A Lot or a Little?
What you will—and won't—find in this movie.
Humanity's capacity for survival and resourcefulness in the midst of extremely difficult circumstances is explored in this movie.
Positive Role Models
Chuck Noland lived a fast-paced life in which he never stopped to fully treasure what he had. After living five years alone on a desolate island, he notices all the creature comforts he previously took for granted. He demonstrates gratitude, perseverance, and courage.
Violence & Scariness
A plane crash is shown in real time inside the plane; also shown is the immediate aftermath as the lead character struggles to survive. With no other recourse, the lead character knocks out a painfully sore tooth with a rock and the blade of an ice skate; when he does this, the pain causes him to pass out. Lead character sustains a bloody injury in his side when he strikes a coral reef. A dead body washes ashore. Frequent peril, especially when the lead character struggles to find a way to escape from the island.
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In a moment of rage, the lead character calls the island he is trapped on a "goddamn s--thole."
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Products & Purchases
The lead character is an employee of FedEx; trucks, envelopes, planes, and warehouses all prominently feature the logo. The first act of the movie spends considerable time showing the ins and outs of how FedEx operates on a day-to-day level. A Snickers bar is prominently featured in a scene.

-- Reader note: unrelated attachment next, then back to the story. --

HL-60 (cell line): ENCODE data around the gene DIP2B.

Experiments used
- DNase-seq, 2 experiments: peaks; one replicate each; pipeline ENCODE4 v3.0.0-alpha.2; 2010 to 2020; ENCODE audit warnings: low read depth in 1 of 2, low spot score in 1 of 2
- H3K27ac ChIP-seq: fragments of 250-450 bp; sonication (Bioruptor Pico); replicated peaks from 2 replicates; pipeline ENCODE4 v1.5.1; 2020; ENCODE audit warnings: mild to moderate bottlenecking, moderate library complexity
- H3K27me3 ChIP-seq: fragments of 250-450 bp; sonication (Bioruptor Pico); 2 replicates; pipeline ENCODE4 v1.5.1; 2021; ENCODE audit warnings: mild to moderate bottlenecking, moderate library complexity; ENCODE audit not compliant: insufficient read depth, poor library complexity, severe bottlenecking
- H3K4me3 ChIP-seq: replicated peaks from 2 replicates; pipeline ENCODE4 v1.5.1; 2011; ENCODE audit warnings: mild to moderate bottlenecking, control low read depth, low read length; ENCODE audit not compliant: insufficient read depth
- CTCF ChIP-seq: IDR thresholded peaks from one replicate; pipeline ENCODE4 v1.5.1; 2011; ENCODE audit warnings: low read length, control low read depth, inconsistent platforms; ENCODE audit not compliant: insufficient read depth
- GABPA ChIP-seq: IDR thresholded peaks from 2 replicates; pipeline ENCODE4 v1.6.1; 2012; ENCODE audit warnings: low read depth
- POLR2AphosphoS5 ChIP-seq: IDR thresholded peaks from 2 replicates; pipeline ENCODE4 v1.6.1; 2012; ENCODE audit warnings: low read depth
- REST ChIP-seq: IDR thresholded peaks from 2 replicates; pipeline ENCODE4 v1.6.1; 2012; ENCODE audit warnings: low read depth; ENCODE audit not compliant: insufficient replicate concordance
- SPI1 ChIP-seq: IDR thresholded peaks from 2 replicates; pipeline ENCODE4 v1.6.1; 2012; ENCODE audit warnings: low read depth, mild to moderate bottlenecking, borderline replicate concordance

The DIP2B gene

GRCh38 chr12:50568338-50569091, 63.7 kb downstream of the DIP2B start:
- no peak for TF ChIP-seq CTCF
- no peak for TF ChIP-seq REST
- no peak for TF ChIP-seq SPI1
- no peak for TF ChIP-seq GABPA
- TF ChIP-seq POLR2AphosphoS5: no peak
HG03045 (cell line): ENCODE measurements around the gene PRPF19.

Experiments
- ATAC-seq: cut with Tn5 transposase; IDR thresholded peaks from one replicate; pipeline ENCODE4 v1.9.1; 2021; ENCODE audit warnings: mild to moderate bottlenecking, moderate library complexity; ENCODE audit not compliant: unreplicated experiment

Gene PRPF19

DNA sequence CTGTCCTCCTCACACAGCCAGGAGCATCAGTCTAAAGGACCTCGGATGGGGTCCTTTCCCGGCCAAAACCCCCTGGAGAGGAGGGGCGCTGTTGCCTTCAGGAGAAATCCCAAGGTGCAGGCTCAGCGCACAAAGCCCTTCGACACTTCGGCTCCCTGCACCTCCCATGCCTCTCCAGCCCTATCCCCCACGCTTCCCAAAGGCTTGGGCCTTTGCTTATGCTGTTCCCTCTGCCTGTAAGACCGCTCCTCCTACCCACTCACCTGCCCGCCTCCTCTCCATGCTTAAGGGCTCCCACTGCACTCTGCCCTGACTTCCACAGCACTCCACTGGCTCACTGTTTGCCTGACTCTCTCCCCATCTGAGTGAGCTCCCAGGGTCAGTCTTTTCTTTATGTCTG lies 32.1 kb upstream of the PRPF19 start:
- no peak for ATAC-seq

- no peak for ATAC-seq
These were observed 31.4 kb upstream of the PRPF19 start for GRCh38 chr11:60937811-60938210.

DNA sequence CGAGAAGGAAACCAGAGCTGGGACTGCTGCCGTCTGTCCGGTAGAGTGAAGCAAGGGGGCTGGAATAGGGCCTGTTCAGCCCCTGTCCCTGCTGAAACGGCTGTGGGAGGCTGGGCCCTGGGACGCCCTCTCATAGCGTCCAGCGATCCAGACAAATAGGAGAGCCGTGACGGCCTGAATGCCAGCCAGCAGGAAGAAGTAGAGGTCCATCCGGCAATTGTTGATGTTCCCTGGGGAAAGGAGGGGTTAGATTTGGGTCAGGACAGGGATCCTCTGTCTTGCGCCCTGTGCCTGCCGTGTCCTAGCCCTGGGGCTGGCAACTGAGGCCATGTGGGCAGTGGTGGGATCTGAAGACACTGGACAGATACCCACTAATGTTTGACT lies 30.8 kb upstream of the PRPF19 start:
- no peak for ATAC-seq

Drinking, Drugs & Smoking
Alcohol consumption at a family holiday party as well as an office party. Characters sneak a bottle of wine on a plane and drink from it. No one appears drunk.
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Parents Need to Know
Parents need to know that Cast Away is a 2000 movie in which Tom Hanks plays a FedEx employee stranded on a desolate island for five years who must develop tremendous mental, physical, and emotional resilience to survive. There is frequent peril, beginning with the real-time plane crash in which Hanks' character must simultaneously avoid drowning and burning from the plane's wreckage. A dead body from the plane washes ashore. In a moment of rage, the lead character calls the island he is trapped on a "goddamn s--thole." In a scene that will definitely be too gruesome for more sensitive viewers, Chuck extracts a painfully sore tooth with a rock and the blade of an ice skate. His injuries draw blood, and his struggles to maintain sanity in the midst of so much isolation might be too intense for more sensitive viewers. To stay in the loop on more movies like this, you can sign up for weekly Family Movie Night emails.
Is It Any Good?
This movie is a moving exploration of what happens when everything we hold on to is taken away from us. There may be crystal waters and azure skies, but this is no Blue Lagoon, and Hanks is no Brooke Shields. There is no music and almost no dialogue. Cast Away is brutal and painful. For 45 minutes, we are alone on the island with Noland. He shreds his leg on coral and has to extract an abscessed tooth. Noland is an engaging character, and Hanks is undeniably one of the world's most engaging actors. But the film is more impressive than involving and begins to seem more of an acting exercise than a saga about the triumph of the human spirit or the importance of love and family.
There are some moving and beautiful moments on the raft, especially the glimpse of a whale's eye peeking just above the water. But once he gets home, the movie falters. We know, though, that the world he left now seems strange to him and that it will take a long while for him to reorient himself and decide where he will go next. He has mastered the skill of spearing a fish and making a raft, but he has to learn a whole new set of survival skills back at home.
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